Having your magnesium status assessed is difficult because magnesium resides predominantly inside your body’s cells and your bones. Tests for measuring the amount of magnesium in your body include the measurement of your serum magnesium, the concentration of magnesium in your erythrocytes (red blood cells), saliva, and urine. But none of these tests accurately portray your body’s magnesium status.
Why magnesium is important for optimal functioning of your body
Magnesium assists with over 300 biochemical functions of your body’s enzyme systems including:
- Magnesium in involved in your body’s protein synthesis, in which your cells produce new proteins to balance the loss of proteins that have become degraded or used.
- Repair of malfunctions of your muscle and nerve function that happen with exercise, aging, or disease requires adequate amounts of magnesium.
- Low magnesium levels factor into the control of your blood glucose, resulting in insulin resistance and diabetes.
- One-third of American adults have blood pressure problems. Low magnesium levels appear to be a causative factor.
- Magnesium is also necessary for the body to have and maintain optimal energy. Without an appropriate level of magnesium, adenosine triphosphate (ATP) cannot be produced. ATP is involved in the transport of chemical energy within your body’s cells. Without the appropriate amount of energy, your heart cannot appropriately contract and relax, pumping blood around your body and oxygenating your body’s cells appropriately. This can lead to a cascade of neuromuscular, metabolic and cardiac symptoms such as:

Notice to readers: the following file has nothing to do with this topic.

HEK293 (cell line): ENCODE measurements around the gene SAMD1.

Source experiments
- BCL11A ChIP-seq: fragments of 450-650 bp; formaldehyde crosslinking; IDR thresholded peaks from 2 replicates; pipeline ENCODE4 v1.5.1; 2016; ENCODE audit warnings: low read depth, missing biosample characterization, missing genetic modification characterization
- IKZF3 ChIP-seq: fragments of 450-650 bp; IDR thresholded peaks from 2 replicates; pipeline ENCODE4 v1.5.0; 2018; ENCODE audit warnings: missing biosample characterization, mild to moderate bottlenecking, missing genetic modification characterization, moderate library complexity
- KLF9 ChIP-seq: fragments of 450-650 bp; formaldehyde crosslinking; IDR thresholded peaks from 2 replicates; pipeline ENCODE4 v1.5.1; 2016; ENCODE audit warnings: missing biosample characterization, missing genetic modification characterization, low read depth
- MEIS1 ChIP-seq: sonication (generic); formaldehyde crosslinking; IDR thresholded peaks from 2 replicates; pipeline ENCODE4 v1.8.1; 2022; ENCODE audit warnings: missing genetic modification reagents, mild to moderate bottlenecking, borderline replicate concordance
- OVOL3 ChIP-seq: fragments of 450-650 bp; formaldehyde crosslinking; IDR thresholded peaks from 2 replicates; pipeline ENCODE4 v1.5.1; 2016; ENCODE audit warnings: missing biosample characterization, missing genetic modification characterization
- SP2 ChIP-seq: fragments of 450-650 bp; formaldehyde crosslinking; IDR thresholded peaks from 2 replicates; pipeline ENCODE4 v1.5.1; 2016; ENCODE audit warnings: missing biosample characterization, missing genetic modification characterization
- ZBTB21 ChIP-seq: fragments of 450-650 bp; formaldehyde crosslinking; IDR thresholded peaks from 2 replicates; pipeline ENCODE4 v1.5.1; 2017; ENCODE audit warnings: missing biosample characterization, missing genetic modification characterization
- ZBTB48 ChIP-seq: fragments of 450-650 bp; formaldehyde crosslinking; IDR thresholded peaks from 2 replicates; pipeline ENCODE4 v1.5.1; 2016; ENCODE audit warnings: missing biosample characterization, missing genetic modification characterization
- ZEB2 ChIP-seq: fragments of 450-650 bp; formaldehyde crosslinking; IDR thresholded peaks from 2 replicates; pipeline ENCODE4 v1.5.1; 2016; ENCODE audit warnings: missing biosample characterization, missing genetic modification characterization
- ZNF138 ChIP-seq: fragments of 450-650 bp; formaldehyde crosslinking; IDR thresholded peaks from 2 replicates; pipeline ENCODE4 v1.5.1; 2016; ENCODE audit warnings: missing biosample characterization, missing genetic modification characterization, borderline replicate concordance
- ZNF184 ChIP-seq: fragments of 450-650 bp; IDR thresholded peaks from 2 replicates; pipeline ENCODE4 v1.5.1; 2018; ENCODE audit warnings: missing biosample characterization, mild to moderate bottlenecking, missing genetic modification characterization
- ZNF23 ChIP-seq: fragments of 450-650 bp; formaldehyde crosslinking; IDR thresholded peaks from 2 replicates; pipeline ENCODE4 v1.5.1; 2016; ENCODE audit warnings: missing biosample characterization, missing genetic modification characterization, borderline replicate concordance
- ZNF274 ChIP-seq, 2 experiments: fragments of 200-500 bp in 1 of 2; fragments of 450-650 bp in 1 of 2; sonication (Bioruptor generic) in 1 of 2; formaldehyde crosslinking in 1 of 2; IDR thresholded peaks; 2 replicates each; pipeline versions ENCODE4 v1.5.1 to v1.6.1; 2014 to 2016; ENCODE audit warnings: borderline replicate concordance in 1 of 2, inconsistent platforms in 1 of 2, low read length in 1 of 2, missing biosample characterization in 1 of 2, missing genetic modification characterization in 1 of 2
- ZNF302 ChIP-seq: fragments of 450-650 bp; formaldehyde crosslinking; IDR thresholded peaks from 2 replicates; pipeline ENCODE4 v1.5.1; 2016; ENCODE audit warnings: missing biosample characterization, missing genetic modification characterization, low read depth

- Weakness and energy depletion
- Tremors and seizures
- Numbness, or altered skin sensations such as a feeling of burning, tickling, prickliness, or tingling (known as paraesthesia)
- Muscle spasms related to a malfunctioning parathyroid gland
- Muscle twitching (fasciculations)
- Heart arrhythmias and other abnormalities.
Magnesium is required for healthy bone development and maintenance. It is also necessary for the transport of nutrients across cell membranes and into our cells.
Causes of low magnesium levels
Early symptoms of low magnesium levels include:
- Headaches, including migraines
- Lessened appetite
- Unexplained nausea and vomiting
- Generalized fatigue
Causes of low magnesium levels vary, but for women, a drop in estrogen levels is a major cause. Additionally, the American diet is notoriously deficient in fruits and vegetables, which are good sources of magnesium and other nutrients. Further, non-organic vegetables grown for the marketplace are grown in nutrient-depleted soil treated with chemical fertilizers, rendering them less than optimal for magnesium sources.
Additional causes of magnesium deficiency include:
- Diets that are high in saturated fats reduce the ability of your intestines to absorb the magnesium in foods. Saturated fats include fatty beef, butter, whole milk, cream, ice cream, fried foods and cheese.
- Eating excessive sugar (which is in a lot of prepared foods and cereals) causes your kidneys to excrete a lot of your magnesium intake.
- Drinking a lot of sodas leads to the phosphates in the sodas binding to magnesium and impairing its usability.
- Water softening has also been found to be a cause of magnesium deficiency because the water softening agents remove a valuable source of magnesium.
- Medications such as antibiotics, corticosteroids, diuretics, certain heart medications, immunosuppressant drugs, and asthma medicines can lead to magnesium deficiency.
- Genetic diseases and digestive disorders are also implicated in magnesium deficiency.
- Excessive alcohol intake also reduces the amount of magnesium available to your body.
Not all types of magnesium are totally bioavailable to the body. Magnesium citrate is the most common supplemental form, magnesium taurate is recommended for persons with heart issues, magnesium malate is great for fatigue, and magnesium glycinate is very bioavailable and absorbable. A specific version of magnesium malate has helped many people with leg cramps, foot cramps and muscle spasms. Listen to your body to see if you need to supplement with magnesium.